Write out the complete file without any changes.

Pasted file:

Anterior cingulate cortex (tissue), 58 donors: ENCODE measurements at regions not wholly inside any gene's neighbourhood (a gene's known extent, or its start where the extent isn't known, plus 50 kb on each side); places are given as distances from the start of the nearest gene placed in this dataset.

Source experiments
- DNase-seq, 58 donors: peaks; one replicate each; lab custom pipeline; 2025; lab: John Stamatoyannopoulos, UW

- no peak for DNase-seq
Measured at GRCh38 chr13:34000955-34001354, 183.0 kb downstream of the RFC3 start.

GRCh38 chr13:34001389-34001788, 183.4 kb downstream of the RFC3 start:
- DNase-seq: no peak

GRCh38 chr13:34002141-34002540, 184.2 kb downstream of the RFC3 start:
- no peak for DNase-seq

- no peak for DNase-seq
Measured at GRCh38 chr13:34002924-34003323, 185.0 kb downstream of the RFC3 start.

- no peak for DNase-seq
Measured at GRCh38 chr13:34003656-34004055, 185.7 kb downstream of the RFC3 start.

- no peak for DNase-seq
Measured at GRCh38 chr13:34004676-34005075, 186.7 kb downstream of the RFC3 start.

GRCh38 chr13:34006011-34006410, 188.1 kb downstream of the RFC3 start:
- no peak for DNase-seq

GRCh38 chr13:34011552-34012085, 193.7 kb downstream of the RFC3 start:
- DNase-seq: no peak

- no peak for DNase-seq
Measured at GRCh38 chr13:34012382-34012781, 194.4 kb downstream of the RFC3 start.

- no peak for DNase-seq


Anterior cingulate cortex (tissue), 58 donors: ENCODE measurements at regions not wholly inside any gene's neighbourhood (a gene's known extent, or its start where the extent isn't known, plus 50 kb on each side); places are given as distances from the start of the nearest gene placed in this dataset.

Source experiments
- DNase-seq, 58 donors: peaks; one replicate each; lab custom pipeline; 2025; lab: John Stamatoyannopoulos, UW

- no peak for DNase-seq
Measured at GRCh38 chr13:34000955-34001354, 183.0 kb downstream of the RFC3 start.

GRCh38 chr13:34001389-34001788, 183.4 kb downstream of the RFC3 start:
- DNase-seq: no peak

GRCh38 chr13:34002141-34002540, 184.2 kb downstream of the RFC3 start:
- no peak for DNase-seq

- no peak for DNase-seq
Measured at GRCh38 chr13:34002924-34003323, 185.0 kb downstream of the RFC3 start.

- no peak for DNase-seq
Measured at GRCh38 chr13:34003656-34004055, 185.7 kb downstream of the RFC3 start.

- no peak for DNase-seq
Measured at GRCh38 chr13:34004676-34005075, 186.7 kb downstream of the RFC3 start.

GRCh38 chr13:34006011-34006410, 188.1 kb downstream of the RFC3 start:
- no peak for DNase-seq

GRCh38 chr13:34011552-34012085, 193.7 kb downstream of the RFC3 start:
- DNase-seq: no peak

- no peak for DNase-seq
Measured at GRCh38 chr13:34012382-34012781, 194.4 kb downstream of the RFC3 start.

- no peak for DNase-seq